It is an interesting question why the British arm of Sony Music would choose to combine these two Robert Goulet albums on a two-fer CD. Two of Us was Goulet's second solo album, released in 1962; Begin to Love was his tenth (counting a live recording and a Christmas LP) from 1965. One similarity is that both of the albums are keyed to songs of European origin that were released as singles and that gave them their titles, with the rest of the LPs filled out largely with popular standards and recent Broadway fare. In that sense, and, of course, in the consistency of Goulet's powerful voice, the two albums are well matched. But then, nearly any two of his regular studio albums would be. And, in fact, there are some distinct differences in the two collections that make their pairing somewhat odd. Two of Us (tracks 1-12), all of it arranged and conducted by Glenn Osser in a combination of string charts and smaller ensembles, found the 28-year-old Goulet, fresh from his star-making turn in Broadway's Camelot, negotiating some lovely ballad material originated by the likes of Bing Crosby and Fred Astaire. Osser deliberately dialed down Goulet's power in favor of a more intimate approach, resulting in some affecting performances. All of that was appropriate to establishing a talented new pop singer in 1962; Goulet went on to win the Grammy for Best New Artist. By 1965, changes were afoot in pop music, with the British Invasion pushing nearly all aside. Nevertheless, Goulet had managed a Top 20 hit single with "My Love, Forgive Me (Amore, Scusami)" in early 1965, and "Begin to Love (Cominciamo Ad Amarci)" was an attempt to repeat that success. The follow-up fizzled, and the album of the same name found arranger/conductors Ralph Burns and Sid Ramin trying a lot of different approaches to a lot of different material (some of it distinctly mediocre), looking for ways to keep Goulet current. Happily, amid forgettable (and forgotten) efforts like "The More I See of Mimi" and "I Never Got to Paris," there were some beautifully handled standards including "Long Ago and Far Away" and "In the Still of the Night," as well as excellent takes on more current fare such as the 1962 show tune "Real Live Girl" and the New Christy Minstrels hit "Today." So, Begin to Love was more of a mixed bag than Two of Us, but there were some winners in that bag, and taken together the two albums boast far more wheat than chaff.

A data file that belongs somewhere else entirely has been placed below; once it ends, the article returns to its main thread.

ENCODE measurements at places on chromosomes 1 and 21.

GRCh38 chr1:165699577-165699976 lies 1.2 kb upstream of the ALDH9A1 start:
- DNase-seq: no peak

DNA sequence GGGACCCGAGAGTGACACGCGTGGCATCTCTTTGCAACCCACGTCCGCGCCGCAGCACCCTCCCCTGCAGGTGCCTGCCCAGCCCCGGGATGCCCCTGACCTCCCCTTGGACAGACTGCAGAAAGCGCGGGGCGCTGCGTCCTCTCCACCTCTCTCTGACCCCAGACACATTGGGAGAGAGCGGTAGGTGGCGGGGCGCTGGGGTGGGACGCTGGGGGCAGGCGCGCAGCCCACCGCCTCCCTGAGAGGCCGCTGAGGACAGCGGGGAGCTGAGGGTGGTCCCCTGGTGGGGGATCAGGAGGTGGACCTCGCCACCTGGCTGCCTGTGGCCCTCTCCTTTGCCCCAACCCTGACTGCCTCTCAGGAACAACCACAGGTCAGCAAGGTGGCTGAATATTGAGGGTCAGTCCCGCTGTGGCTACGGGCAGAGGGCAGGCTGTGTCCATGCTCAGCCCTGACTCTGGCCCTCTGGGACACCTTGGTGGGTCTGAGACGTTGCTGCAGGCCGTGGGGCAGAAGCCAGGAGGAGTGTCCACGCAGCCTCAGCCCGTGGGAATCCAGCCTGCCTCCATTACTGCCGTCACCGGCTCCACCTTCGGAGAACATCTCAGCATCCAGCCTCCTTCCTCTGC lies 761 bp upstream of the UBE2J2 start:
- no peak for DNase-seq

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AllMusic Review by William Ruhlmann